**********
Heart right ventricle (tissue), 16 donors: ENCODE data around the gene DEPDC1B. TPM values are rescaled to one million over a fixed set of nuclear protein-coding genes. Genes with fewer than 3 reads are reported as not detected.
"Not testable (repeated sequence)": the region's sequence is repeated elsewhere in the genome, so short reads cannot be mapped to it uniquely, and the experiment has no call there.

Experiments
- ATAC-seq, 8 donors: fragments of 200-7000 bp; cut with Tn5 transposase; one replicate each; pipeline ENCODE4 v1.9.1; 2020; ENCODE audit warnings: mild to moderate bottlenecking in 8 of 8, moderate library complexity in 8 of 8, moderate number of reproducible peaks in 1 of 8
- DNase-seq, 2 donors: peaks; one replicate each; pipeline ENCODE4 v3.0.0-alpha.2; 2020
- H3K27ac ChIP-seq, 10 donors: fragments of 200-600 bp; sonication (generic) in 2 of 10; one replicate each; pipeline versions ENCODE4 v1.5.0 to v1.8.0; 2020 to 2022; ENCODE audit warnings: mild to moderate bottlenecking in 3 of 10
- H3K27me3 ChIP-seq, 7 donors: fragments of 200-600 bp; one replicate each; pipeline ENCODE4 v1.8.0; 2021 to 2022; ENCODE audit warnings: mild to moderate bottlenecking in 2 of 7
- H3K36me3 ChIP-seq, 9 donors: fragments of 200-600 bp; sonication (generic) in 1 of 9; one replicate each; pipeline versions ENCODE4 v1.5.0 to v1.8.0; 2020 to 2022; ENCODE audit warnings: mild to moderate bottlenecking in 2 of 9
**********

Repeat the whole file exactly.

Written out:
Heart right ventricle (tissue), 16 donors: ENCODE data around the gene DEPDC1B. TPM values are rescaled to one million over a fixed set of nuclear protein-coding genes. Genes with fewer than 3 reads are reported as not detected.
"Not testable (repeated sequence)": the region's sequence is repeated elsewhere in the genome, so short reads cannot be mapped to it uniquely, and the experiment has no call there.

Experiments
- ATAC-seq, 8 donors: fragments of 200-7000 bp; cut with Tn5 transposase; one replicate each; pipeline ENCODE4 v1.9.1; 2020; ENCODE audit warnings: mild to moderate bottlenecking in 8 of 8, moderate library complexity in 8 of 8, moderate number of reproducible peaks in 1 of 8
- DNase-seq, 2 donors: peaks; one replicate each; pipeline ENCODE4 v3.0.0-alpha.2; 2020
- H3K27ac ChIP-seq, 10 donors: fragments of 200-600 bp; sonication (generic) in 2 of 10; one replicate each; pipeline versions ENCODE4 v1.5.0 to v1.8.0; 2020 to 2022; ENCODE audit warnings: mild to moderate bottlenecking in 3 of 10
- H3K27me3 ChIP-seq, 7 donors: fragments of 200-600 bp; one replicate each; pipeline ENCODE4 v1.8.0; 2021 to 2022; ENCODE audit warnings: mild to moderate bottlenecking in 2 of 7
- H3K36me3 ChIP-seq, 9 donors: fragments of 200-600 bp; sonication (generic) in 1 of 9; one replicate each; pipeline versions ENCODE4 v1.5.0 to v1.8.0; 2020 to 2022; ENCODE audit warnings: mild to moderate bottlenecking in 2 of 9